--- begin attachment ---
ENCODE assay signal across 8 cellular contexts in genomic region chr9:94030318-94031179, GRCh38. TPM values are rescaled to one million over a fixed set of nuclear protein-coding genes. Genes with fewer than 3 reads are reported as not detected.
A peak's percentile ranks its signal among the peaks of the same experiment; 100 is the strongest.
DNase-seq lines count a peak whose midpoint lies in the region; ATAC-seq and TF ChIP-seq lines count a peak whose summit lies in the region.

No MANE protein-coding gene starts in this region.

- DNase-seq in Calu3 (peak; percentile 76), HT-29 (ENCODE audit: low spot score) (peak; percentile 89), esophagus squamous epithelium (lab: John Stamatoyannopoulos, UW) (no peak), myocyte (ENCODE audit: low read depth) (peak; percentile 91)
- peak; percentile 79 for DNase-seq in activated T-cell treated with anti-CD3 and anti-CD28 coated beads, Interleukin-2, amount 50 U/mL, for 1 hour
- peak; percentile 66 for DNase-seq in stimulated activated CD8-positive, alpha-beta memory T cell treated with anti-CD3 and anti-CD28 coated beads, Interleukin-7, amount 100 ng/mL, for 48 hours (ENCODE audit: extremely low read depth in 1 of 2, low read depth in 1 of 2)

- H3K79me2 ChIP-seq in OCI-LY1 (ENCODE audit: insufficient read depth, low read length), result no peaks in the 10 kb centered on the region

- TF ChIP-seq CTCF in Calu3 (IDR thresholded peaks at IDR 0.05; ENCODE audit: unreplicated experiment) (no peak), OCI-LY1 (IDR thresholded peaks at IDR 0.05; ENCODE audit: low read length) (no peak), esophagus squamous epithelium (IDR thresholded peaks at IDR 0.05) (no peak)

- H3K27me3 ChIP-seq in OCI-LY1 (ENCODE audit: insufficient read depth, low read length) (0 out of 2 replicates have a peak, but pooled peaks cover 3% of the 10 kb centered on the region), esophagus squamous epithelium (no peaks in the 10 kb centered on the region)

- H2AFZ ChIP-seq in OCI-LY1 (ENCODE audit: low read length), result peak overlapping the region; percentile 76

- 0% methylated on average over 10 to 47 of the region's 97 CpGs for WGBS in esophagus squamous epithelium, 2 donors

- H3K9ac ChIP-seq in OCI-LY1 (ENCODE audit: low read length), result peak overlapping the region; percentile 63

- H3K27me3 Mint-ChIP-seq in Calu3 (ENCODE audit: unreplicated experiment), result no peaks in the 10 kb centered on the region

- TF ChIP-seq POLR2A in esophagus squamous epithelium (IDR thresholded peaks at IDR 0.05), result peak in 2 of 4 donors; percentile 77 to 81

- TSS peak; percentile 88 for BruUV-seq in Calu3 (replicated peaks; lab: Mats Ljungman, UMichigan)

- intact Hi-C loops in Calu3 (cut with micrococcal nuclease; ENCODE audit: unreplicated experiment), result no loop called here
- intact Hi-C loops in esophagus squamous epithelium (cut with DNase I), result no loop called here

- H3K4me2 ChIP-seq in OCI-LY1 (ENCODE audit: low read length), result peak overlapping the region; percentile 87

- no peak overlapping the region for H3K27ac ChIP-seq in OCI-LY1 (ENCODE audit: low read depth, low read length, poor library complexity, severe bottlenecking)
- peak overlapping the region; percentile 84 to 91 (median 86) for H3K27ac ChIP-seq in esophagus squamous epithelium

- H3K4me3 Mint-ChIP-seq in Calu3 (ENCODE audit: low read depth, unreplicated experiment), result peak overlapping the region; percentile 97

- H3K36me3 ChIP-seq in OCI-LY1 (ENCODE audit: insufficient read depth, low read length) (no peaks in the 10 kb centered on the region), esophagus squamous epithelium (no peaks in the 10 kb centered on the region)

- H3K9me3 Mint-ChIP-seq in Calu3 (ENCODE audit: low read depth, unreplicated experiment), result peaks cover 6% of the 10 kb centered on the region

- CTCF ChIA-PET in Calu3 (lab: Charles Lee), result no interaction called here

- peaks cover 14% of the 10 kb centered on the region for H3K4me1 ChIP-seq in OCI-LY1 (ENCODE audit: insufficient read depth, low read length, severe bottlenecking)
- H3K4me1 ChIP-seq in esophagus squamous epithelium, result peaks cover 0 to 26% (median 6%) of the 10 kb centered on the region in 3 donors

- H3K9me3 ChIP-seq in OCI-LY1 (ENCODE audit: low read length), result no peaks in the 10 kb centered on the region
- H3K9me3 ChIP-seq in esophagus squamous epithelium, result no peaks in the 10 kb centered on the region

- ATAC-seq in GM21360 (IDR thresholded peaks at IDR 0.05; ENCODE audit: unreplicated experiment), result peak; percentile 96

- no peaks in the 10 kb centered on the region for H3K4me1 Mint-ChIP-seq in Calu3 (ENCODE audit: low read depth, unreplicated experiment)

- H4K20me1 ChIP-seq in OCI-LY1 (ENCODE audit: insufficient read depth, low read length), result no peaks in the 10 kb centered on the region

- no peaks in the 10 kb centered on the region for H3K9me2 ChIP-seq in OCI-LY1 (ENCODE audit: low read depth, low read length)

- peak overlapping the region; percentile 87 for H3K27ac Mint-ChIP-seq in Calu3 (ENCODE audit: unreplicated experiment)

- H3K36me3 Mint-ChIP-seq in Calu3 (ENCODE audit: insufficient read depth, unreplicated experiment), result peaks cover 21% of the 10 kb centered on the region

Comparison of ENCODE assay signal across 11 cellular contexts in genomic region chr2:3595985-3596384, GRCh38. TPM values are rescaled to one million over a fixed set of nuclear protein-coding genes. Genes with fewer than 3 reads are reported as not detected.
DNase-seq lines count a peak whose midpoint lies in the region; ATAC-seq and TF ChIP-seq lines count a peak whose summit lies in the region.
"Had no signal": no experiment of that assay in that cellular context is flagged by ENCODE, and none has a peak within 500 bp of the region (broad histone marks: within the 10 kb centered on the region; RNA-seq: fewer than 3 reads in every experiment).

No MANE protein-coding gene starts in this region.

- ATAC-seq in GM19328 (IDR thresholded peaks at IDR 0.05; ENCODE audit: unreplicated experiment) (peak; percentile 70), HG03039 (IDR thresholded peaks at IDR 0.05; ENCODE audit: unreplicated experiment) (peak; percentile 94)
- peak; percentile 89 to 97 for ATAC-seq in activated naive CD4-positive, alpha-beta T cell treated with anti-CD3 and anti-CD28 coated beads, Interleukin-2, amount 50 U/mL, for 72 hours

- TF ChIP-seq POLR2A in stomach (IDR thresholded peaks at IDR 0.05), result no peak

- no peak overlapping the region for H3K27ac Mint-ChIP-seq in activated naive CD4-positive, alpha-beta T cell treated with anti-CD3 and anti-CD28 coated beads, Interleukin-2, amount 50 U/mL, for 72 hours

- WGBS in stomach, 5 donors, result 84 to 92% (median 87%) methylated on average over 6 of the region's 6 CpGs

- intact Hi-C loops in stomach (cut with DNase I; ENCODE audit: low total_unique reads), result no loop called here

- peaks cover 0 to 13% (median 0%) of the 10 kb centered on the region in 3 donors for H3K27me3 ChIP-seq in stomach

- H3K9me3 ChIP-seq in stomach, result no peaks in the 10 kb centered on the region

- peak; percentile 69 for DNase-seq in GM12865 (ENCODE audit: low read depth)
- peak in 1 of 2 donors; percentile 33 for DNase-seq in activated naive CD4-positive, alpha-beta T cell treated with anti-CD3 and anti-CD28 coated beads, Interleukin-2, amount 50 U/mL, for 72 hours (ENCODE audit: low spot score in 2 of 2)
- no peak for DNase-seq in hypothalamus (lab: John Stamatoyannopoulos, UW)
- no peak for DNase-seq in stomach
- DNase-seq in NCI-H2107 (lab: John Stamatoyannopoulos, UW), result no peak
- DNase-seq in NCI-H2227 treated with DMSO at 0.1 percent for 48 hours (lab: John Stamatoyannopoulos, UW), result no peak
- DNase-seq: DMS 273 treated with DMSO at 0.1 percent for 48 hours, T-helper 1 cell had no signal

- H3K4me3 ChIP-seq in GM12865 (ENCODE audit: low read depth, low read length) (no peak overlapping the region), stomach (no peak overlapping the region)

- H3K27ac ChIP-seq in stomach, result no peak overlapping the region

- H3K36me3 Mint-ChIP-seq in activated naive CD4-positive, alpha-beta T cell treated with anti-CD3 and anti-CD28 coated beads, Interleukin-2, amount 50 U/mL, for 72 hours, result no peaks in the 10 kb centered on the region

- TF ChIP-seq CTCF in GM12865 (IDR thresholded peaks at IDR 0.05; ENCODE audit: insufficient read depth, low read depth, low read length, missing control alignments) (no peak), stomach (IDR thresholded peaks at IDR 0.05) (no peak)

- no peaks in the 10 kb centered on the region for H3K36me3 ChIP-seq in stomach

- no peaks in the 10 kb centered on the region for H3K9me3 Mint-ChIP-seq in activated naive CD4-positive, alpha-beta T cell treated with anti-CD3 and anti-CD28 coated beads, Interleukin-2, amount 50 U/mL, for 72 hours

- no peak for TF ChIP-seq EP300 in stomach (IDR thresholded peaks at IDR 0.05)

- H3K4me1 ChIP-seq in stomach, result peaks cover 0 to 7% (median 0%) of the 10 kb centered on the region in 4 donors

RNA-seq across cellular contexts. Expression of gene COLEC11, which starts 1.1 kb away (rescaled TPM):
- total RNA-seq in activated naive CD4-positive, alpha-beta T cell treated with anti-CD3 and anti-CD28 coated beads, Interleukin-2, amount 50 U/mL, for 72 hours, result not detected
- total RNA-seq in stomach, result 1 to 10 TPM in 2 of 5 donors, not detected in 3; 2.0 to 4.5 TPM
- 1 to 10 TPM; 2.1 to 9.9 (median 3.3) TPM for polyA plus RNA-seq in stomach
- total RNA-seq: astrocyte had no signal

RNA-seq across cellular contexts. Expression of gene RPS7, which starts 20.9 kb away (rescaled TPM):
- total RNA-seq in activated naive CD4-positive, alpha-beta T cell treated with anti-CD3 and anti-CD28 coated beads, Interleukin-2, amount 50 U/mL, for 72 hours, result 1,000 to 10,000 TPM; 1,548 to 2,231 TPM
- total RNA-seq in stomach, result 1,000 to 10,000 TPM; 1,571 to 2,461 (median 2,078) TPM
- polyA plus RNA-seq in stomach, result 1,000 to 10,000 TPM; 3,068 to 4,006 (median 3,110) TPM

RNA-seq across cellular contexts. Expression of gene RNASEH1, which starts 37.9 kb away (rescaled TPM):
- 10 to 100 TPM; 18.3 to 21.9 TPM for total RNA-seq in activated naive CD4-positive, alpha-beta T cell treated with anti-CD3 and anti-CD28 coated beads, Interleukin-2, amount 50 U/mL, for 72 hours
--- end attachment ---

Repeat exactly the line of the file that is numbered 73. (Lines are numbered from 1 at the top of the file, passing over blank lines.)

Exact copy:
- 10 to 100 TPM; 18.3 to 21.9 TPM for total RNA-seq in activated naive CD4-positive, alpha-beta T cell treated with anti-CD3 and anti-CD28 coated beads, Interleukin-2, amount 50 U/mL, for 72 hours